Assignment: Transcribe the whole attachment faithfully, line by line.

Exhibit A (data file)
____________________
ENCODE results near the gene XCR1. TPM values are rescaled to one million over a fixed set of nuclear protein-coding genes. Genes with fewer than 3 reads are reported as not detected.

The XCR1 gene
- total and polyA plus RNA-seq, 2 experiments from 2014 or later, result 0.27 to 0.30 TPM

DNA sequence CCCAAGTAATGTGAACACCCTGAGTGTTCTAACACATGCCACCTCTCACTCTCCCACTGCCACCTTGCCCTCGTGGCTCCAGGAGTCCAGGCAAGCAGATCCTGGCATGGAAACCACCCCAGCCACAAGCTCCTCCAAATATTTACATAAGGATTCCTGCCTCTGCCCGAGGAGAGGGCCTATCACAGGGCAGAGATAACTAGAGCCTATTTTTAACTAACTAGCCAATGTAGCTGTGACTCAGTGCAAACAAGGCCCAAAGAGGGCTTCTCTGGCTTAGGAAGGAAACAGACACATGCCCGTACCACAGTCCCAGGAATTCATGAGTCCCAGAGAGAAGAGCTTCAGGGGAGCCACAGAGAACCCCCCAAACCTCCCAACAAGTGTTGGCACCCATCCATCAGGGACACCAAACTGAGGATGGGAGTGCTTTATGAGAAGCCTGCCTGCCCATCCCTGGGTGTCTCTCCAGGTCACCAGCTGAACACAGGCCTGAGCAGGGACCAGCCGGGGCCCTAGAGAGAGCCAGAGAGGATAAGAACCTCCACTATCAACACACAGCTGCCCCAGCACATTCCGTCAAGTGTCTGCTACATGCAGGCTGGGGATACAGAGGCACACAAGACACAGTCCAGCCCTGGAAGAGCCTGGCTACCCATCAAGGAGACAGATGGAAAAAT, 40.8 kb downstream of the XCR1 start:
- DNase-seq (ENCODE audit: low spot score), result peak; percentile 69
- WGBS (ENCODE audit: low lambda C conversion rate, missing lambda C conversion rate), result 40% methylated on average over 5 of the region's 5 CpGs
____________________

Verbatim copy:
ENCODE results near the gene XCR1. TPM values are rescaled to one million over a fixed set of nuclear protein-coding genes. Genes with fewer than 3 reads are reported as not detected.

The XCR1 gene
- total and polyA plus RNA-seq, 2 experiments from 2014 or later, result 0.27 to 0.30 TPM

DNA sequence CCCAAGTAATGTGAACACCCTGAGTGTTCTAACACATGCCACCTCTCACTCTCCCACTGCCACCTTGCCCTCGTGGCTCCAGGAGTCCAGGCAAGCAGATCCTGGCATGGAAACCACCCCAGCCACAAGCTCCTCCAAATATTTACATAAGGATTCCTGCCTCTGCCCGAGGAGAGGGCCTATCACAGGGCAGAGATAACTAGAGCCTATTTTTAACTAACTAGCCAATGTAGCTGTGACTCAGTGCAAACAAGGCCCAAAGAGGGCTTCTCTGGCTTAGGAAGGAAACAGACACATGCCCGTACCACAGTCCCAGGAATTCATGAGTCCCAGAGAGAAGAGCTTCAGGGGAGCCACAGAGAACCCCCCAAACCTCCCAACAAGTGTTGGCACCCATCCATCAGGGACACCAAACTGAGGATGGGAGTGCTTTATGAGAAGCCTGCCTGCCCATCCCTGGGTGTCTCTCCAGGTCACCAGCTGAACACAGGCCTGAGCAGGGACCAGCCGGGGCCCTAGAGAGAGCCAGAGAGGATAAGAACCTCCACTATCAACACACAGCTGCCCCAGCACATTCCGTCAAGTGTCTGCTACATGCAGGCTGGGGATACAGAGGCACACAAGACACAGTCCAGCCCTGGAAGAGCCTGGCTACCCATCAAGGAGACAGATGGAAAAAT, 40.8 kb downstream of the XCR1 start:
- DNase-seq (ENCODE audit: low spot score), result peak; percentile 69
- WGBS (ENCODE audit: low lambda C conversion rate, missing lambda C conversion rate), result 40% methylated on average over 5 of the region's 5 CpGs